Multiple congregants recounted how Jefferson rode his horse to church, no matter the weather. 2 Jefferson and his secretary (Meriwether Lewis) even enjoyed reserved seats. 3

The U.S. Capitol church services continued throughout the 19th century. It was a church to presidents, congressmen, federal judges, D.C. aristocrats and influential clergy. By 1857, weekly attendance reached 2,000.4

Arguably, it was America’s first non-denominational “megachurch”.

The Unitarian Man

In the early 1800s, British Unitarianism arrived in America and many Founding Fathers favored it, including Jefferson. Primitive Unitarianism questioned the Triune Nature of God and Jesus’ Pre-Existence. Naturally, such divisive doctrines riled the Catholics, Presbyterians and congregationalist churches.

The Unitarian view carried enough baggage that Jefferson eventually distanced himself from it. He never placed membership nor

converted to Unitarianism. According to one early Jefferson biography, in 1803, he issued a paper to help his family handle “the libels published against him.” 5 Historian Henry Randle

“...towards the close of [Jefferson’s] life he occasionally cut short all further inquiries or remarks tending towards discussion on the subject of religion... [particularly] saying he was Unitarian... [rather his grandchildren] heard him habitually speak reverently of God, the Saviour, and the great truths of Christianity.” 6

It’s true that Jefferson briefly corresponded with Unitarians (like Joseph Priestley) and attended occasionally a Unitarian church (in Philadelphia). He also spoke enthusiastically about Unitarianism to one Christian friend. But the evidence remains scant. Jefferson’s later religious activities and statements imply he’d moved on. Unfortunately, with few letters and family testimony, it’s difficult to know with certainty Jefferson’s religious convictions.

Nevertheless, his family and friends provide clues.

The Ideal Church

Remember those church services Jefferson attended at the U.S Capitol in 1801? Evidently this small gathering exploded into a “sabbath-day resort” for anyone of all classes and creeds to attend. This church boasted:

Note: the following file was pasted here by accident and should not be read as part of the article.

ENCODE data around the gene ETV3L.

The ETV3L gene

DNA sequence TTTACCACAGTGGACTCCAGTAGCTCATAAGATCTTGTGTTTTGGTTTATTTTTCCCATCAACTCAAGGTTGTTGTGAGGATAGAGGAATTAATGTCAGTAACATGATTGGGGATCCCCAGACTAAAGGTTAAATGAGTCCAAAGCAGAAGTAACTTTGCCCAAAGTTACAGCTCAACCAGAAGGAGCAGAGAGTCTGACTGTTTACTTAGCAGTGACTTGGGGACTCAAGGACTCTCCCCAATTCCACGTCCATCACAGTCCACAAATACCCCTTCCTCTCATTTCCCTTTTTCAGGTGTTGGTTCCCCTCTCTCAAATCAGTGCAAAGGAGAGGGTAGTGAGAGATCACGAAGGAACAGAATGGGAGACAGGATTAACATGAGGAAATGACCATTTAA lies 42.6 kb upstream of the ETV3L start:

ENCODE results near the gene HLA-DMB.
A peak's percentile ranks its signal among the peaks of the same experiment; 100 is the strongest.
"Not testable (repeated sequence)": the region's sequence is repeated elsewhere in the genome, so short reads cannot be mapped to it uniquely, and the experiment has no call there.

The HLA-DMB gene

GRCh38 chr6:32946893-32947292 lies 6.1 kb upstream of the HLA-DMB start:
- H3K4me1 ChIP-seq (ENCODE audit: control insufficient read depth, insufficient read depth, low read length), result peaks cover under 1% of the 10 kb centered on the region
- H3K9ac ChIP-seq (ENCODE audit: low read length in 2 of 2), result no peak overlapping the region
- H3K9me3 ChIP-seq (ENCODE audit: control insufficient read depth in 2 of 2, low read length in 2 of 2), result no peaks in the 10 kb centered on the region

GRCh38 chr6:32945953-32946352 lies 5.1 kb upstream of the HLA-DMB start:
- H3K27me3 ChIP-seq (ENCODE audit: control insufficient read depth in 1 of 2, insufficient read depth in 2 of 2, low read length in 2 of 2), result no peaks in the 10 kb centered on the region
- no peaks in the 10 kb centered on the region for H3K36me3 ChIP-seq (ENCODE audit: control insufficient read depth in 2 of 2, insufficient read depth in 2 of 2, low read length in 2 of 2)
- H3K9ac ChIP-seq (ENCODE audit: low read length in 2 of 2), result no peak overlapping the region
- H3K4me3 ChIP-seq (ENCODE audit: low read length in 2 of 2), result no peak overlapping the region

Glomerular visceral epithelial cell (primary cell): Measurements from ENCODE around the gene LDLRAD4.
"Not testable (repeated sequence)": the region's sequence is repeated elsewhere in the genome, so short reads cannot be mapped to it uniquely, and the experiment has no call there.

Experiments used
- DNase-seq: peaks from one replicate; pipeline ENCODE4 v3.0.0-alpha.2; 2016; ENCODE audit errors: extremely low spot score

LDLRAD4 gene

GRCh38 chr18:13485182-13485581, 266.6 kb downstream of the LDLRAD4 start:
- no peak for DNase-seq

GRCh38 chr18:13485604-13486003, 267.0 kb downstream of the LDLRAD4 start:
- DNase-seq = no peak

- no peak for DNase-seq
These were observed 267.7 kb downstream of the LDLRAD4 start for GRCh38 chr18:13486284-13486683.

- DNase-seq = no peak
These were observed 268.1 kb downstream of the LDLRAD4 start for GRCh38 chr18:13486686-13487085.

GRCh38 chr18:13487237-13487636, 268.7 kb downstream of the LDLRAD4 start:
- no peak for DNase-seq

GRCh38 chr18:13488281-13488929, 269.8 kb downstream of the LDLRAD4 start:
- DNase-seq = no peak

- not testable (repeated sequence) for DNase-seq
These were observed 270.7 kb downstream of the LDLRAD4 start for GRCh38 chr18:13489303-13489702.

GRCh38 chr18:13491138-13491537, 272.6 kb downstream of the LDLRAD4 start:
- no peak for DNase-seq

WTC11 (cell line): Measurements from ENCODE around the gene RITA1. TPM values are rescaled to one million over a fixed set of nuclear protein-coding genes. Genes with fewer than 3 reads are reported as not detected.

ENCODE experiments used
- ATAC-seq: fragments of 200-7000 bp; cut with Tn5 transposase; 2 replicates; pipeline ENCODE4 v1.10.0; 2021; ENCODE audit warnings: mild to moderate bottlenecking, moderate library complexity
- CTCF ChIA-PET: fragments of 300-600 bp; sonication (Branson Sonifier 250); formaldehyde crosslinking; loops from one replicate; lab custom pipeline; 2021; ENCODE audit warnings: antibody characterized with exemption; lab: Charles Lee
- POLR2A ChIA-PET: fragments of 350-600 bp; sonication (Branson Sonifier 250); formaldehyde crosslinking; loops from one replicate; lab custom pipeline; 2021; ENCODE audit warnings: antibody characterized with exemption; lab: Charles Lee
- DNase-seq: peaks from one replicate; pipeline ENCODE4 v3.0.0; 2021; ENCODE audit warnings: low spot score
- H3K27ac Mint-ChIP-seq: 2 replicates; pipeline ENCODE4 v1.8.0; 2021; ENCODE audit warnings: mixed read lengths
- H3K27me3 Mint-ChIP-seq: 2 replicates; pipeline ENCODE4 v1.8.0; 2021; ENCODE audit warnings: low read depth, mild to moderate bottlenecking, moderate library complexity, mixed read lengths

“Preachers of every sect and denomination of christians (sic), were there admitted – Catholics, Unitarians, Quakers with every intervening diversity of sect. Even women were allowed to display their pulpit eloquence...” 7

Was this Jefferson’s ideal church? Perhaps. It’s the type of church he seemingly attended post-retirement. While Jefferson maintained certain Anglican, and possibly Unitarian, convictions, he was spiritually eclectic. Refusing membership to any church, Jefferson claimed to be a “sect of himself” 8 ...a “disciple” of Jesus’ doctrines who affiliated with all in the Church of Christ. 9

Ironically, a new type of church was birthed in the Second Great Awakening (1790-1840) that spread like wildfire. It was a nondenominational fellowship of congregations known as “Christian churches” seeking to restore “primitive Christianity.”

These “restoration churches” – like Thomas and Alexander Campbell’s Pennsylvania “disciples” or Barton Stone’s Kentucky “Christians” – sparked a sea change in American Christianity. For Jefferson, it was probably an ex-Methodist-Episcopalian preacher named James O’Kelly who introduced him to “primitive” Christianity. Jefferson was certainly aware of this movement. And liked what he saw.

Jefferson’s America

After retirement, Jefferson favored nondenominational congregations. He wrote about one church he visited that met at a local courthouse. The service attracted Episcopalians, Presbyterians, Methodists and Baptists, among others. According to Jefferson, they “[joined] in hymning their Maker, [listened] with attention and devotion to each other’s preachers and all mix in society in perfect harmony.” 10

These “restoration” churches – from Virginia and Pennsylvania to Ohio and Tennessee – were rooted to unity like the early church. And that was attractive to Jefferson. In an 1822 letter, he wrote: